Phil Dirt - Reverb Central - PO Box 1609, Felton, CA 95018-1609 USA
The Surf Sluts - Surf And Destroydotdotdotdot
artworkOK, there may be just one instro here, but the Surf Sluts are just too much fun to ignore. Their demented vocals, punk chords, and sense of humor are amazingly engaging. Never did "Sloop John B" and "Material Girl" sound so cool!
Picks: Surf And Destroy, I'm Your Doctor, Love Me, Just Along For The Ride, Demon Seed, Kill Surf City, Drinking Bleach, Bikers From Hell, Material Gurl, Son Of Sam, Surfin' On Heroin, Mushroom Man, Sloop John B, There's More Songs About Surf, Drugs And Drink

Track by Track Review

Surf And Destroy dotdotdot
Surf (Vocal)

Opening with an uneasy version of George Harrison's "It Won't Come Easy," which quickly segues through a jet passing by into an angry, argumentative, and punkoidal attack. Quite heavy and aggressive.

I'm Your Doctor dotdotdotdot
Surf (Vocal)

Heavy and dark distortion-edged chordage drives this angst 'n' roll lust song. "I'm Your Doctor" is classic in its abandon, energy and subject. The guitar in the break is all noodly and psychedelic.

Love Me dotdotdotdot
Surf (Vocal)

An Agent Orange-like "Pipeline"-esq rhythm drives "Love Me" really hard. It's surf in the vein of the D.I.'s superb "Pray For Surf." This is emblematic of the whole disc, with surf at the edges of the garage, and demented lyrics. Very cool.

Just Along For The Ride dotdotdot
Surf (Vocal)

"Just Along For The Ride" is mostly aggressive, with lots of loud rockin' energy and nonsense lyrics. The lead vocal runs low in the mix, making you listen for it in the way some early rock'n'roll did when it was more about mystery and coded language than song.

Demon Seed dotdotdotdot
Surf (Vocal)

IN the way that seventies punk bands made hay with sixties garage anthems, The Surf Sluts make "Demon Seed" seem like a classic all updated. This is really strong.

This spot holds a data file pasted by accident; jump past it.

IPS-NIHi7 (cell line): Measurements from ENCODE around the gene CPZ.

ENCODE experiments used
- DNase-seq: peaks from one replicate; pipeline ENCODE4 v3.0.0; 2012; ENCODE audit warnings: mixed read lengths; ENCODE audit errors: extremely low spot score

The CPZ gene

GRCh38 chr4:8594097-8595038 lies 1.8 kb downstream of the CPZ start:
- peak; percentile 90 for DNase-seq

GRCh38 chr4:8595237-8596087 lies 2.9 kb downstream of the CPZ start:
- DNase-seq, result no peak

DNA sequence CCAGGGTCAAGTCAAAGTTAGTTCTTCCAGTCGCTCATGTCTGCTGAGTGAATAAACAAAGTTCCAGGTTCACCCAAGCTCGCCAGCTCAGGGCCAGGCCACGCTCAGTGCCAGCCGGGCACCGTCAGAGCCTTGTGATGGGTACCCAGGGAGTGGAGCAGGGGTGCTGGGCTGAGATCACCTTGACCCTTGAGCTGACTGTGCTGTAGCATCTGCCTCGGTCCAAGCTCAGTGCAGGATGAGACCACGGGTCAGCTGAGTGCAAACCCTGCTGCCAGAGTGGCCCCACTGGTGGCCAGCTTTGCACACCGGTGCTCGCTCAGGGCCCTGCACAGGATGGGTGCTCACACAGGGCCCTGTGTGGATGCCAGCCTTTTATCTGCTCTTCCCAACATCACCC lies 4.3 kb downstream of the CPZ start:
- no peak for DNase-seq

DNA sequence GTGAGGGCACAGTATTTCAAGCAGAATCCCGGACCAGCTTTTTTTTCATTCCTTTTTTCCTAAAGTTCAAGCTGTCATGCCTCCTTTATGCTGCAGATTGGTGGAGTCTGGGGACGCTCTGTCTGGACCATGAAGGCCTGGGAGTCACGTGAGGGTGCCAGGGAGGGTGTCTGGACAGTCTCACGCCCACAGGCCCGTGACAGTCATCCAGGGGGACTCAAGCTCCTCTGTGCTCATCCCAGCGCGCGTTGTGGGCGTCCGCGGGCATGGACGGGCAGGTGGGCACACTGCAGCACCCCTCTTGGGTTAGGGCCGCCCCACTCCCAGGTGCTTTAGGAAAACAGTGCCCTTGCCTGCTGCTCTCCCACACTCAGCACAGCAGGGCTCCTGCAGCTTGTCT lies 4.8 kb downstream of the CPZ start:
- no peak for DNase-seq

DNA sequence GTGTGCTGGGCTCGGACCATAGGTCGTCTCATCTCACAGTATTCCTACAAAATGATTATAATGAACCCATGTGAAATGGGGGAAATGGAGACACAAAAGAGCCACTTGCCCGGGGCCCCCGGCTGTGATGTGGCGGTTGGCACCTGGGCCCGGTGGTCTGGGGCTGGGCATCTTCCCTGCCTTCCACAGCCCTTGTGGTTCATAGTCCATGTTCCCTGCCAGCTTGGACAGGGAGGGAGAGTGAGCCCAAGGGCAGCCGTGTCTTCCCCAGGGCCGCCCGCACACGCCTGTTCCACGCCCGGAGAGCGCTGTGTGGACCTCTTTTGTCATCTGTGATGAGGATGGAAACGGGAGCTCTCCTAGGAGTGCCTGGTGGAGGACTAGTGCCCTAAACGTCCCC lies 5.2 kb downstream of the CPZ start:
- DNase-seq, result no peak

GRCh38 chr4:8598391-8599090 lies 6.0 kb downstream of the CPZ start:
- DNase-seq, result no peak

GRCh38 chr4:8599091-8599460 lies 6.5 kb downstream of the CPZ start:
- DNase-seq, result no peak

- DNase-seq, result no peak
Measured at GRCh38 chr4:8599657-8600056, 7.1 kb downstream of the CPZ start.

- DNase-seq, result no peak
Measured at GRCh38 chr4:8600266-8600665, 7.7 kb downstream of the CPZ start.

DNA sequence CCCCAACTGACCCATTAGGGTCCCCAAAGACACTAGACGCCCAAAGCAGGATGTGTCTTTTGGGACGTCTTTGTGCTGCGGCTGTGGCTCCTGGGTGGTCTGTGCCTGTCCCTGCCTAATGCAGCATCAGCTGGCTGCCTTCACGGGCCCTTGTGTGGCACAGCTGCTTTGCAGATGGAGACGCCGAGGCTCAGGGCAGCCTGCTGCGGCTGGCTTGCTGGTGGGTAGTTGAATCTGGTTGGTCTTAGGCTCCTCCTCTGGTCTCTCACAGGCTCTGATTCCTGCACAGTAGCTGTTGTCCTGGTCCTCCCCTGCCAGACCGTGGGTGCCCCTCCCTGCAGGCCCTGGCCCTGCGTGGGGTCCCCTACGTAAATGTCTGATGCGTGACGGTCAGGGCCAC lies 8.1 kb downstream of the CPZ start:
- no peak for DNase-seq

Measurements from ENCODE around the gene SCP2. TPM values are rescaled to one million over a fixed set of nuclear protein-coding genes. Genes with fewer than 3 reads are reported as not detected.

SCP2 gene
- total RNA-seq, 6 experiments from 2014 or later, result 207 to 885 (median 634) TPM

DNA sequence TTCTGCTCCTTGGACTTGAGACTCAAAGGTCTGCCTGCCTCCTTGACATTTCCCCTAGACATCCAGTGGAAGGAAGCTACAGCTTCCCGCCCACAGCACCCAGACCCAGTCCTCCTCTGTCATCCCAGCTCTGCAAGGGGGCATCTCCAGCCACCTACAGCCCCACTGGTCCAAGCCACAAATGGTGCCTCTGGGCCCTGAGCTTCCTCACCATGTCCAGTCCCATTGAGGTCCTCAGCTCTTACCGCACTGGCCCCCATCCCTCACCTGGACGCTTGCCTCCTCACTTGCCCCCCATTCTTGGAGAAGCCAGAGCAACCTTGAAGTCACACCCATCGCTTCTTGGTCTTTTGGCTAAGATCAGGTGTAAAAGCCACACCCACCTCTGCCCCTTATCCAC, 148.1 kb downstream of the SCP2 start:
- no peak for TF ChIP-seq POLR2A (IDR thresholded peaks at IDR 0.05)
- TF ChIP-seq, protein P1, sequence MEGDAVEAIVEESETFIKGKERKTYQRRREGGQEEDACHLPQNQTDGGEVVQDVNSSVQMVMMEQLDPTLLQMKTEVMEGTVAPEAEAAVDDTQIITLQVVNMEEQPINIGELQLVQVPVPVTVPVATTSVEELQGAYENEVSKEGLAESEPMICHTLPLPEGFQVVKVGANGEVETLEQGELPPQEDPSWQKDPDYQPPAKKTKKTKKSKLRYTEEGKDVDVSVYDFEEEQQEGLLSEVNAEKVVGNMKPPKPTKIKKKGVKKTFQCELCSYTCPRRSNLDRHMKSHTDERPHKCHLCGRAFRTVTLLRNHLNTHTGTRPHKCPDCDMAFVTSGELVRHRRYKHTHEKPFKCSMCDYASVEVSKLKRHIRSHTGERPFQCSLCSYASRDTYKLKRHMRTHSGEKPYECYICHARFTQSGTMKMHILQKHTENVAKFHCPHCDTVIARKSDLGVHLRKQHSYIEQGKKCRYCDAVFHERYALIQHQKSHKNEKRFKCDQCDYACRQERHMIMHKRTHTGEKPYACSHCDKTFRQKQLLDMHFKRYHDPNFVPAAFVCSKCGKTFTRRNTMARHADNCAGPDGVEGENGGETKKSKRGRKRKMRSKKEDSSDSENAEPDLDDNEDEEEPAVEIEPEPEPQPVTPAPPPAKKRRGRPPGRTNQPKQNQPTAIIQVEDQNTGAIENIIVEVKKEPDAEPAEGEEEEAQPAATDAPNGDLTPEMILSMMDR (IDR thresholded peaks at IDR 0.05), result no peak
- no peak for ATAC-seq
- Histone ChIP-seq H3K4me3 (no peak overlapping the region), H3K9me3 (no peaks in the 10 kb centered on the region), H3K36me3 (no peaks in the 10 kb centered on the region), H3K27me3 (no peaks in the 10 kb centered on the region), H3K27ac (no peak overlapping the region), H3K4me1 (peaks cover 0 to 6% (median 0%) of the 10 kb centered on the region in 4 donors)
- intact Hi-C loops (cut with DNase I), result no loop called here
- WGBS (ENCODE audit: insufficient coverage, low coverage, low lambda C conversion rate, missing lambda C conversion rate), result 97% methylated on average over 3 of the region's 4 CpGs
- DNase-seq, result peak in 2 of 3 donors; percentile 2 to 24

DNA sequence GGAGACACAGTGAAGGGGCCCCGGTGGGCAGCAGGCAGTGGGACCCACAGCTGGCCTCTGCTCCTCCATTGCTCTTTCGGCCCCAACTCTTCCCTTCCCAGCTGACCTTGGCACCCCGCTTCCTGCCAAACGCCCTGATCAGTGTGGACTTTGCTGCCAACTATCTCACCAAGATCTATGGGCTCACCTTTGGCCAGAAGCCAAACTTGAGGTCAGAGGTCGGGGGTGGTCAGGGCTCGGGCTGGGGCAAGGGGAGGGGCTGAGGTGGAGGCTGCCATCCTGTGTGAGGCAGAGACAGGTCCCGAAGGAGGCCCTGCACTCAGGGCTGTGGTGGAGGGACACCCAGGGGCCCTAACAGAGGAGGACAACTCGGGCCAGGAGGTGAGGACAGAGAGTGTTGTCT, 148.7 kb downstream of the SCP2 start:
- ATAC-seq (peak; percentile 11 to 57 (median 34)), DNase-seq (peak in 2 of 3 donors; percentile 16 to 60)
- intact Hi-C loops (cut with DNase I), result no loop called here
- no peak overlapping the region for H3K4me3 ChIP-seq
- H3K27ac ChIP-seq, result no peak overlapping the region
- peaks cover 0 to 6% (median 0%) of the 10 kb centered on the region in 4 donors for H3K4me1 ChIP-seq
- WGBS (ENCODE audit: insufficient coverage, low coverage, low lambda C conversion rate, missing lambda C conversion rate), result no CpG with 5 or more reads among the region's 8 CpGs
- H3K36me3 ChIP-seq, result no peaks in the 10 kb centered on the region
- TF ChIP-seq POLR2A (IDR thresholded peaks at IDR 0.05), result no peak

Kill Surf City dotdotdotdotdot
Surf (Vocal)

With a faux country backtrack and demented country vocal, "Kill Surf City" is a picnic basket of good times. You wonder why it's called "Kill Surf City" until you get to the breaks where you realize it's a nod to The Jesus And Mary Chain's song - sorta. The singer apes dogs barking and holing. It's a long song with several changes. It's just very fun and certainly slightly crazy.

Drinking Bleach dotdotdotdot
Surf (Vocal)

This is a punkoidal number with a slightly crazy edge. It's big and nasty, reminding me of a serious version of the punk parodies done by Alberto Y Lost Trios Paranoia. Dark and spunky.

Bikers From Hell dotdotdot
Surf (Instrumental)

"Bikers From Hell" is a dark fuzz rocker with a surfish structure and a nod to Davie Allan. Harsh, loud, aggressive, and very powerful. This reminds me of the way the Smithereens used to completely rock out surf instros.

Material Gurl dotdotdotdotdot
Surf (Vocal)

Borrowing the chorus from the Rivingtons' "Papa Oom Mau Mau" as transformed by the Trashmen in "Surfin' Bird," this redefinition of Madonna's "Material Girl" is splendidly stoopid and arguable they way it should have been done. Superb!

Son Of Sam dotdotdot
Surf (Vocal)

Sickness and garage punk run amok as "Son Of Sam" unfolds. It takes several verses to arrive at the lyrics, such as they are. They are more like a backdrop most of the time. Once in full view, it becomes clear that insanity rules.

Surfin' On Heroin dotdotdot
Surf (Vocal)

I expected this to be a cover of the Forgotten Rebels' song of the same name, but it's not. This is just as dark and unforgiving, but the melody line is more like a Beach Boys parody done in the punk style.

Mushroom Man dotdotdotdot
Surf (Vocal)

Circling and getting angry, "Mushroom Man" is a sort of disturbed transaction between the fifties and the late seventies and the 21st century. It's really quite remarkable how the craziness seems to fit right in. Quite fun.

Sloop John B dotdotdotdotdot
Surf (Vocal)

This is perhaps the most original arrangement "Sloop John B" yet. Imagine the Sex Pistols covering the Beach Boys. Its heavy guitars and writhing angst are a stark contrast to the melody. This is superb!

The song was originally a traditional folk song from the West Indies, probably Nassau. The earliest known recording is a field recording captured by Alan Lomax in 1927 under the name "Hoist Up the John B. Sail," with an early cover coming from the Weavers as "Wreck of the John B." the song taken from a collection by Carl Sandburg (1927). Dick Dale liberated it on his first album.

There's More Songs About Surf, Drugs And Drink dotdotdot
Surf (Vocal)

False starts, chatter, and a short blast of a song. What a way to close out this very aggressive and entertaining CD.